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Table of Contents
ORIGINAL ARTICLE
Year : 2021  |  Volume : 70  |  Issue : 3  |  Page : 168-172

Harbin's index: Morphological evaluation of caudate-to-right lobe ratio in human cadaveric liver


1 Assistant Professor, Department of Anatomy, Pramukhswami Medical College, Bhaikaka University, Karamsad, Gujarat, India
2 Associate Professor, Department of Anatomy, Government Medical College, Surat, Gujarat, India
3 Professor, Department of Anatomy, Baroda Medical College, Vadodara, Gujarat, India

Date of Submission12-Feb-2021
Date of Acceptance11-Aug-2021
Date of Web Publication23-Sep-2021

Correspondence Address:
Dr. Jaikumar B Contractor
B-7, Rushi Tenaments, Behind Munjal Park, Samta, Vadodara - 390 023, Gujarat
India
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Source of Support: None, Conflict of Interest: None


DOI: 10.4103/jasi.jasi_25_21

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  Abstract 


Introduction: Liver cirrhosis is essentially an end stage liver fibrosis that develops as a continuation of normal wound healing in response to chronic liver injury. While 1/4th of cirrhotic livers are morphologically normal in size and configuration, on computerized tomography, over 1/3rd are diffusely atrophic and almost 50% manifest focal hypertrophy most commonly in the caudate lobe concomitant with segmental atrophy of the right lobe. Aims and Objectives: To analyze the morphometric measurements of the right lobe and determine the C/RL in human cadaveric liver and compare the values of C/RL ratio to previously documented studies in an attempt to provide baseline data. Material and Methods: The study was conducted on 100 human cadaveric livers at Anatomy Department, Medical College Baroda, Vadodara, Gujarat. Morphometric measurements were observed in mm with threads and digital Vernier Caliper. Results: The transverse diameter of the right lobe averaged 78.22 ± 12.17 mm, with values ranging at 55.06–98.30 mm. The longitudinal diameter of the right lobe averaged 126.31 ± 20.24 with values ranging at 90.54–172.18 mm. Harbin's Index was calculated as the ratio of the CT to right lobe, i.e., (CT/RT), and averaged 0.38 ± 0.12 with values ranging at 0.17–0.61. Discussion and Conclusion: While nodular regeneration within liver parenchyma may be difficult to recognize on ultrasonography and any irregularity of the liver surface may be apparent only with macro nodules or ascitic effusion, caudate lobe hypertrophy is a consistent finding with liver cirrhosis or other chronic liver disease.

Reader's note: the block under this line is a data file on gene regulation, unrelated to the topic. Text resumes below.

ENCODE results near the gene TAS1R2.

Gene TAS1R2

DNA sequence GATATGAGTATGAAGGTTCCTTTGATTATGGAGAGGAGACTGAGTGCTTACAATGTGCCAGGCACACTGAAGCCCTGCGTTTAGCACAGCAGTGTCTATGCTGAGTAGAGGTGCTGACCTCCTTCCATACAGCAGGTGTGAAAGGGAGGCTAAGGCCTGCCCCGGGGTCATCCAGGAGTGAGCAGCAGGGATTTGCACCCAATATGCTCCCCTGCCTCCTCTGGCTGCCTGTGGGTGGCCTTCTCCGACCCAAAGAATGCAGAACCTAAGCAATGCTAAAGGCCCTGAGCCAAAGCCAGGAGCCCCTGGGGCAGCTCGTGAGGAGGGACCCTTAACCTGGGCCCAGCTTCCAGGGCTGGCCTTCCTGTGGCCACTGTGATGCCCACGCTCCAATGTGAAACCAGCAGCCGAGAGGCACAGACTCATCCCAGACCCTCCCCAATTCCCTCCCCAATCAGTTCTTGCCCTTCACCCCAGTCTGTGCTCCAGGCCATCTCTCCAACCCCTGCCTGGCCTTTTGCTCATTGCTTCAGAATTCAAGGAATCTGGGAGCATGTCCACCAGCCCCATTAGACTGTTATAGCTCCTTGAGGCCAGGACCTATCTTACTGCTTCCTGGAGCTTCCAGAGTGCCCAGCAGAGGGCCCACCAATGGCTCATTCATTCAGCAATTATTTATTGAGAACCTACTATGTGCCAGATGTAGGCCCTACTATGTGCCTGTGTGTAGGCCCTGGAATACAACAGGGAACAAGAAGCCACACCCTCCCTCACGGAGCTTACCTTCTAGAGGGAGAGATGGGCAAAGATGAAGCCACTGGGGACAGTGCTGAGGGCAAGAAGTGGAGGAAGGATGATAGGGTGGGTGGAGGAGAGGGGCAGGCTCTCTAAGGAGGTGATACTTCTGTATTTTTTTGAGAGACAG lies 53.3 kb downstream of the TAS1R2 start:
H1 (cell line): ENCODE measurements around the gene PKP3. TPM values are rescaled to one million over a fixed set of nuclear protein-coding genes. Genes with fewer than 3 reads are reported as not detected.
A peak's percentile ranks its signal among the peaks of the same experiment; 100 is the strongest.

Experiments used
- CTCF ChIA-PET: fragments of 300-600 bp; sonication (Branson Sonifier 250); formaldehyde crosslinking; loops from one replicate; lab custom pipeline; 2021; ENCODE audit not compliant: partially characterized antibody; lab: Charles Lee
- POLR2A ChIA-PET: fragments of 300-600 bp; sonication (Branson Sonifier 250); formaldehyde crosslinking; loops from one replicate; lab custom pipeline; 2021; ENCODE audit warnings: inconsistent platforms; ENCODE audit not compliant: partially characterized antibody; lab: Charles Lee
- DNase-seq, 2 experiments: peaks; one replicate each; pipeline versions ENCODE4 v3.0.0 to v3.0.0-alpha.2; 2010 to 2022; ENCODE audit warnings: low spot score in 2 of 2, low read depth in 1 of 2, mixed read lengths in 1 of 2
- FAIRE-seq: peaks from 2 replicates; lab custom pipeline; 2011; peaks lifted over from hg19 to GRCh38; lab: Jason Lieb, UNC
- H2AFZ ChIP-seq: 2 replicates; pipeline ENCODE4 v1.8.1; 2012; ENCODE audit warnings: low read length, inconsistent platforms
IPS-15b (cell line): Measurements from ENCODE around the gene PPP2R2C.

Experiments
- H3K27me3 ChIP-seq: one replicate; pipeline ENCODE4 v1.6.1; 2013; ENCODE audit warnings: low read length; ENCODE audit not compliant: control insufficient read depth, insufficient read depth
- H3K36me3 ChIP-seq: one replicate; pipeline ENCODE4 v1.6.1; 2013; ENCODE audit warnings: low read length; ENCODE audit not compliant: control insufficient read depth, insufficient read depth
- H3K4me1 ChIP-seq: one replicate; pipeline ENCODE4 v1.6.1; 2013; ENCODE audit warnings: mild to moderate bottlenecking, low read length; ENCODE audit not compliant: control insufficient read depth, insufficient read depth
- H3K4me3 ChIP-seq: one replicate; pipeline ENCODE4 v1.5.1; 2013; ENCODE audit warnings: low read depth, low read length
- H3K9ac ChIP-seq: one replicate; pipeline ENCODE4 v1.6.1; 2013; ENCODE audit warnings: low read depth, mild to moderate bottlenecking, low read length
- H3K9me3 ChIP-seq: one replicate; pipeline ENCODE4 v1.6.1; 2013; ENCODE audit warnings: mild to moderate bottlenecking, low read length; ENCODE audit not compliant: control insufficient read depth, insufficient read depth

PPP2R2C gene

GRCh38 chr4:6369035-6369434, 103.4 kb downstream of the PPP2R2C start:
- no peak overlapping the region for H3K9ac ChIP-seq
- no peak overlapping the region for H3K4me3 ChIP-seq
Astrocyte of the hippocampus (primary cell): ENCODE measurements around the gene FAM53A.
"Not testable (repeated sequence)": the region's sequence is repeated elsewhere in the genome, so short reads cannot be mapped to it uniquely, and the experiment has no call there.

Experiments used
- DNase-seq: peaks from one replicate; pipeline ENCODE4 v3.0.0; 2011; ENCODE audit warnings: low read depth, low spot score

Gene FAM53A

Keywords: Caudate to right lobe ratio, Harbin's index, liver cirrhosis


How to cite this article:
Contractor JB, Patel VD, Vaniya V H. Harbin's index: Morphological evaluation of caudate-to-right lobe ratio in human cadaveric liver. J Anat Soc India 2021;70:168-72

How to cite this URL:
Contractor JB, Patel VD, Vaniya V H. Harbin's index: Morphological evaluation of caudate-to-right lobe ratio in human cadaveric liver. J Anat Soc India [serial online] 2021 [cited 2021 Dec 3];70:168-72. Available from: https://www.jasi.org.in/text.asp?2021/70/3/168/326427




  Introduction Top


Globally, hepatitis is considered one of the most common causes of chronic liver disease and continues to affect a large fraction of the population. Overall, 1/5th of the acute hepatitis C cases proceed to cirrhosis and coupled with ascites, encephalopathy, and altered liver function tests, such cases, invariably warrant liver transplantation.[1] Hence, it becomes imperative to have thorough knowledge of the liver anatomy and its variations to achieve successful surgical outcomes, especially in the era of diagnostic imaging and minimally invasive surgeries.[2]

Liver cirrhosis is essentially an end-stage liver fibrosis that develops as a continuation of normal wound healing in response to chronic liver injury. Histologically, it presents as hepatocyte islands in the form of regenerative nodules that are devoid of central vein and are surrounded by fibrotic septa. Functionally, the exchange between hepatic sinusoids and adjacent parenchyma is compromised through shunting of portal and arterial blood directly into the hepatic outflow. Impaired liver function, portal hypertension, hepatocellular carcinoma are few well-known sequelae of liver cirrhosis.[3]

Currently, liver biopsy is the choice of investigation for diagnosing liver cirrhosis.[4] However, sampling errors in needle biopsies, incomplete interpretation of semi-quantitative scores, intricacies in recognizing a fully developed stage of cirrhosis in needle biopsy specimens raise substantial challenges.[5] On the other hand, while 1/4th of end-stage cirrhotic livers are morphologically normal in size and configuration, on computerized tomography, over 1/3rd are diffusely atrophic and almost 50% manifest focal hypertrophy most commonly in the caudate lobe concomitant with segmental atrophy of the right lobe.[6]

Anatomically, caudate lobe is identified on the liver as a prominence on its inferior and posterior surfaces. Situated posterior to porta hepatis it is related with the fissure for ligamentum venosum on the left and groove for inferior vena cava on its right. Based on the distribution of portal venous branches and the location of hepatic veins in the parenchyma, functionally, it acts as a separate lobe and corresponds to segment I of the eight functional segments of the Couinaud's division of liver.[7]